Oh the high school dress code. Like my wonderful colleague has written before, these “Appropriate Attire Guidelines” seem to be constantly used to call teenage girls harlots. Or sluts. Well one group of high schoolers from New York is not taking the rules or the punishments quietly.
Stuyvesant, one of Manhattan’s most prestigious public schools, has finally pushed its female student population a little too far. This fall, the school began to strictly enforce a dress code that demanded students cover their shoulders, undergarments, midriffs and lower backs at all times. It also states that students’ shorts, dresses and skirts must meet the end of your fingertips. Oh the fingertips rule, right moms?
Well as the weather got hotter, and the school’s air conditioning got less reliable, enforcement of the dress code has gotten serious, though a little sporadic. Students claim that their “curvier” classmates receive the brunt of the regulation.
And what does the school do if ladies, because it’s always ladies, are inappropriately dressed? They give them enormous gray t-shirts to wear in shame.
In response to the crackdown, fired up students decided to wear tank tops and short en masse to show the school that exposed shoulders and thighs really did little to hinder anyone’s education. Of the 3000+ students who attend the high school, hundreds came to school in strapless sundresses or tank tops. Male students even rolled up their shorts in solidarity.
Reading about the protest makes me wish that my friends and I had been a little more organized in school. As a girl who hit 5’8” in 8th grade, I completely understand where some of these kids are coming from. Finding shorts that met school regulations was literally impossible. My mom and I basically gave up. I sweat through school whenever it got too warm. What is it about public schools that makes their air conditioning constantly broken?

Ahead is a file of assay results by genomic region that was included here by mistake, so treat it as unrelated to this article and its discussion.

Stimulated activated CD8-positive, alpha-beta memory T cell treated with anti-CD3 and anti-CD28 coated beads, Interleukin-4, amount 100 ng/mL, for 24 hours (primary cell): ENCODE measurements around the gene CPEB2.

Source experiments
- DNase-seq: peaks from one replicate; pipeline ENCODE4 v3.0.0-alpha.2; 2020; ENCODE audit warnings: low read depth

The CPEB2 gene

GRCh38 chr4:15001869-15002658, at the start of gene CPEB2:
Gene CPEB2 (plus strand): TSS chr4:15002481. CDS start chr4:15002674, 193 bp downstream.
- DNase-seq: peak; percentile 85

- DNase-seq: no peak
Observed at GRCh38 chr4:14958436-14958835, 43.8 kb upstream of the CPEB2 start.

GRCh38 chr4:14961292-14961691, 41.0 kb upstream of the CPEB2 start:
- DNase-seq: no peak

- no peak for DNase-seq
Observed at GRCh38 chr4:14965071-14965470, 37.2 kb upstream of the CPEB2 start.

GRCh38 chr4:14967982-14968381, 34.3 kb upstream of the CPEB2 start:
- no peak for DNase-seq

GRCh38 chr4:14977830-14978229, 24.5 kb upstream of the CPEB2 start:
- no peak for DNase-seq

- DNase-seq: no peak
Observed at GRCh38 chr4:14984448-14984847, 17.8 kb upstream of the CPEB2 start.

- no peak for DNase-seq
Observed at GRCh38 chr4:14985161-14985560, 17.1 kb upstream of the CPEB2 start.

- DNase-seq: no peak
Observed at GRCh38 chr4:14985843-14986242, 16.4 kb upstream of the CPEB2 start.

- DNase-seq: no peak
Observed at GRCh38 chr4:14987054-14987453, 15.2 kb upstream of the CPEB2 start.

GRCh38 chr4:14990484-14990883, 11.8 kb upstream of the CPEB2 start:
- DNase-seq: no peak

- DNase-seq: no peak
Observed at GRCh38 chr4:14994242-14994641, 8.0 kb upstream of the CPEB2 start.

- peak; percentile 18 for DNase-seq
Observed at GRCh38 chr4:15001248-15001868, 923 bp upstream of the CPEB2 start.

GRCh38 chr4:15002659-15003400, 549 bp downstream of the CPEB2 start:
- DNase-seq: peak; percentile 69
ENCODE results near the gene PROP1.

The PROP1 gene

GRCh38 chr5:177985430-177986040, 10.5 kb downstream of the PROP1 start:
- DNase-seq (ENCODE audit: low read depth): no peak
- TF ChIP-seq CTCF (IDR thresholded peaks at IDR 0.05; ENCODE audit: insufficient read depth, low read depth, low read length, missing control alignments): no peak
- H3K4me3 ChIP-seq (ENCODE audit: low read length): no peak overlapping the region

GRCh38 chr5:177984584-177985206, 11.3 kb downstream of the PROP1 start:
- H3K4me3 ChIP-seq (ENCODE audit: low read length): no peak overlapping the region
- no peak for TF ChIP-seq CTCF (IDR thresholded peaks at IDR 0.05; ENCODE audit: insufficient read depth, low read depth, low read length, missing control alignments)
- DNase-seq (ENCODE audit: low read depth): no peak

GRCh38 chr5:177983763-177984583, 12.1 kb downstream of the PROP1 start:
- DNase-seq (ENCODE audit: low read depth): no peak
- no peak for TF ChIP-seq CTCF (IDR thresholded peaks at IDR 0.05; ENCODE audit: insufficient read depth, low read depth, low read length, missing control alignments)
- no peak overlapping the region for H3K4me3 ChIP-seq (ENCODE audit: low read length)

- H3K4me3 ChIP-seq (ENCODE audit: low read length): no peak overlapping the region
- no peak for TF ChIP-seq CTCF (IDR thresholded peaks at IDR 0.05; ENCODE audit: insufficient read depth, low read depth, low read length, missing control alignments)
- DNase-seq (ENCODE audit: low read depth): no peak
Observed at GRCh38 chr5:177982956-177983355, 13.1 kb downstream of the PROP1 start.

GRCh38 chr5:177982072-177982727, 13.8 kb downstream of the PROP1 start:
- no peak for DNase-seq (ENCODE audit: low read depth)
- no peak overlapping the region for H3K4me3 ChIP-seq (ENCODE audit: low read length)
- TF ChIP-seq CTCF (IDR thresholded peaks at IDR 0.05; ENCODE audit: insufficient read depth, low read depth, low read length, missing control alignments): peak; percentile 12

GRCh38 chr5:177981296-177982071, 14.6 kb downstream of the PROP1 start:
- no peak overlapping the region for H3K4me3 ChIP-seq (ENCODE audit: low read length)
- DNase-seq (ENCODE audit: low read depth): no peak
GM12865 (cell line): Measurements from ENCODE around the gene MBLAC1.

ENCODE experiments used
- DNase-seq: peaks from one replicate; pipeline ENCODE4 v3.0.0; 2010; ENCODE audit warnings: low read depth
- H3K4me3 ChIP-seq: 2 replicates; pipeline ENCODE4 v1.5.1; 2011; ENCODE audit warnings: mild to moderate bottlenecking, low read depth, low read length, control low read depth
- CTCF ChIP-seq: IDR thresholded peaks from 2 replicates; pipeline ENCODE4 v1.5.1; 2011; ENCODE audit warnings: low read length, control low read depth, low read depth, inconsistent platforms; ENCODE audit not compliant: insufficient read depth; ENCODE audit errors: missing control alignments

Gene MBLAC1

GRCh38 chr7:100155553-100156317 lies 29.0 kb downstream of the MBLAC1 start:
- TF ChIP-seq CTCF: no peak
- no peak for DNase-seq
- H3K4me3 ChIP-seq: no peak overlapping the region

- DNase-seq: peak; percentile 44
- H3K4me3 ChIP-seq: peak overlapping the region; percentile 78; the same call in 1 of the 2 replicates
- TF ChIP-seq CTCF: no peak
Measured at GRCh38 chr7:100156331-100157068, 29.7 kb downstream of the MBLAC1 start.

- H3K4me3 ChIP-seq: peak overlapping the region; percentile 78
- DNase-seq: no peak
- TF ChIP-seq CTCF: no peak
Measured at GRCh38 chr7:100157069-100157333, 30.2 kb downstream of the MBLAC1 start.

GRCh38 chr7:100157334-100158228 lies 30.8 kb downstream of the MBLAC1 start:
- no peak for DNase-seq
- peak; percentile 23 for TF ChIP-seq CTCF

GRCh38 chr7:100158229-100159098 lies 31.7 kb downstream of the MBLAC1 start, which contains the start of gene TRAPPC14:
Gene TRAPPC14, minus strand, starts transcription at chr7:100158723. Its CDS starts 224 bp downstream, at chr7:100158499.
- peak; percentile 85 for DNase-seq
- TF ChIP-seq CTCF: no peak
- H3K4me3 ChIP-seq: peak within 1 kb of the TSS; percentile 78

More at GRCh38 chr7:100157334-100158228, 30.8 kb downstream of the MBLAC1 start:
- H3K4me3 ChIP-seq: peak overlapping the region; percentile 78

Like the students at Stuyvesant, my friends and I were well aware that certain body types were more closely watched than others. Being tall and thin, but with decent-sized hips, I was a prime target for anything that involved length. Just like my shorts, it was impossible to find shirts long enough to make sure that you couldn’t see my lower back when I bent over or my stomach when I reached up.
I wish I would’ve taken a stand back then and insisted that the school get realistic about what kids are going to wear when its 90 degrees outside. I’m happy to see that students somewhere are making their voices heard.
Yes, I realize why dress codes are in place. But like plenty of things that parents and teachers attempt to regulate, I think that if we backed up and let teens make responsible choices on their own, they would surprise us. The more adults fixate on appropriate attire, the more teens are going to try to defy them. It’s a part of being a teenager.
I have no idea what “Slutty Wednesday” will accomplish for the students at Stuyvesant. But it’s nice to see kids getting worked up about something they feel passionate about. It’s nice to see teens organize and stand up for a principle. And hopefully it can create some thoughtful dialogue with the school administration.
What do you think? What would you say if your teens participated in “Slutty Wednesday”? Did the kids have a right to protest the dress code?
(Photo: New York Times)